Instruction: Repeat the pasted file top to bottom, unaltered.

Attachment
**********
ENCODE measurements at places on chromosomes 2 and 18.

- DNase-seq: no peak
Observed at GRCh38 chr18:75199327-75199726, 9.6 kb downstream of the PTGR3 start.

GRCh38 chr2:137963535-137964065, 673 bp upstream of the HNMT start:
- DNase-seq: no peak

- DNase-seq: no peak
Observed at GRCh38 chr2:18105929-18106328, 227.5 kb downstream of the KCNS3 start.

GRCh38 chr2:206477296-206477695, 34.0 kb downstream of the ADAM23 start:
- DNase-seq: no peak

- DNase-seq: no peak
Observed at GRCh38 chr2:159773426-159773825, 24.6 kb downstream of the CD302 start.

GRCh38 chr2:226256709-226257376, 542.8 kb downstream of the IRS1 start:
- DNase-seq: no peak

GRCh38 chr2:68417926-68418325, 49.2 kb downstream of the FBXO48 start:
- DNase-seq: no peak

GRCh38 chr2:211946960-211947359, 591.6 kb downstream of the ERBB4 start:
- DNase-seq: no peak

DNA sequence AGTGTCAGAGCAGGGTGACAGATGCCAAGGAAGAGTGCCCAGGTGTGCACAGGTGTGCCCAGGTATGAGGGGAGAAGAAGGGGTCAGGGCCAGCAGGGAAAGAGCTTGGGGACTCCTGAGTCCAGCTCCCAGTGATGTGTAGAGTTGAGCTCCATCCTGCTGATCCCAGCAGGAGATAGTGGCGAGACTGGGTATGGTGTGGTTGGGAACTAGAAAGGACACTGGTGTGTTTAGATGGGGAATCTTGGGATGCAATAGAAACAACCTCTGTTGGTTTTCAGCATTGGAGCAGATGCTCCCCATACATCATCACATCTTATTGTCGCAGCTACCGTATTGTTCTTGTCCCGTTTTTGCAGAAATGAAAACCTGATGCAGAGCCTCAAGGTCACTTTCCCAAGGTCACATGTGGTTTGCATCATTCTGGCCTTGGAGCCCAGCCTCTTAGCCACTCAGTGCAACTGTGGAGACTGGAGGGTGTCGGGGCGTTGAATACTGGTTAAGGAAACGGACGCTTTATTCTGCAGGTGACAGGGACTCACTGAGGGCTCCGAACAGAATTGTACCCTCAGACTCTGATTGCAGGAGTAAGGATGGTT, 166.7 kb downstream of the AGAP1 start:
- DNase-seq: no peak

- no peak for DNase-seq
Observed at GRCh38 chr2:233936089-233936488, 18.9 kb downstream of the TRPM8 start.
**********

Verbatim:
ENCODE measurements at places on chromosomes 2 and 18.

- DNase-seq: no peak
Observed at GRCh38 chr18:75199327-75199726, 9.6 kb downstream of the PTGR3 start.

GRCh38 chr2:137963535-137964065, 673 bp upstream of the HNMT start:
- DNase-seq: no peak

- DNase-seq: no peak
Observed at GRCh38 chr2:18105929-18106328, 227.5 kb downstream of the KCNS3 start.

GRCh38 chr2:206477296-206477695, 34.0 kb downstream of the ADAM23 start:
- DNase-seq: no peak

- DNase-seq: no peak
Observed at GRCh38 chr2:159773426-159773825, 24.6 kb downstream of the CD302 start.

GRCh38 chr2:226256709-226257376, 542.8 kb downstream of the IRS1 start:
- DNase-seq: no peak

GRCh38 chr2:68417926-68418325, 49.2 kb downstream of the FBXO48 start:
- DNase-seq: no peak

GRCh38 chr2:211946960-211947359, 591.6 kb downstream of the ERBB4 start:
- DNase-seq: no peak

DNA sequence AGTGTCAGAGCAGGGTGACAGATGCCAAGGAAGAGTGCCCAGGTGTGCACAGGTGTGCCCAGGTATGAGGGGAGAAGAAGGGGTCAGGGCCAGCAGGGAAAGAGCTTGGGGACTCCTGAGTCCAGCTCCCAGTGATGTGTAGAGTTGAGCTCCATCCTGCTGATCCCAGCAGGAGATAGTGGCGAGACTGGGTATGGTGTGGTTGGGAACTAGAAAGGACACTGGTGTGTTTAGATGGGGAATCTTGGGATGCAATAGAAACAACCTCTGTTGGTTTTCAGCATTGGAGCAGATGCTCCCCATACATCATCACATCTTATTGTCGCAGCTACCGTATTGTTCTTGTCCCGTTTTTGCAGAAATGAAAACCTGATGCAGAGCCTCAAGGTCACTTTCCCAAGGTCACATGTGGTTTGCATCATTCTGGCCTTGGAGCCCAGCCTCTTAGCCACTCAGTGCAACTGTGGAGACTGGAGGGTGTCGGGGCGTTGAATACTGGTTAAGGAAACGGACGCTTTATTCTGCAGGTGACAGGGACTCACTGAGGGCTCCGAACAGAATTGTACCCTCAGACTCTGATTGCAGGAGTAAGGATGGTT, 166.7 kb downstream of the AGAP1 start:
- DNase-seq: no peak

- no peak for DNase-seq
Observed at GRCh38 chr2:233936089-233936488, 18.9 kb downstream of the TRPM8 start.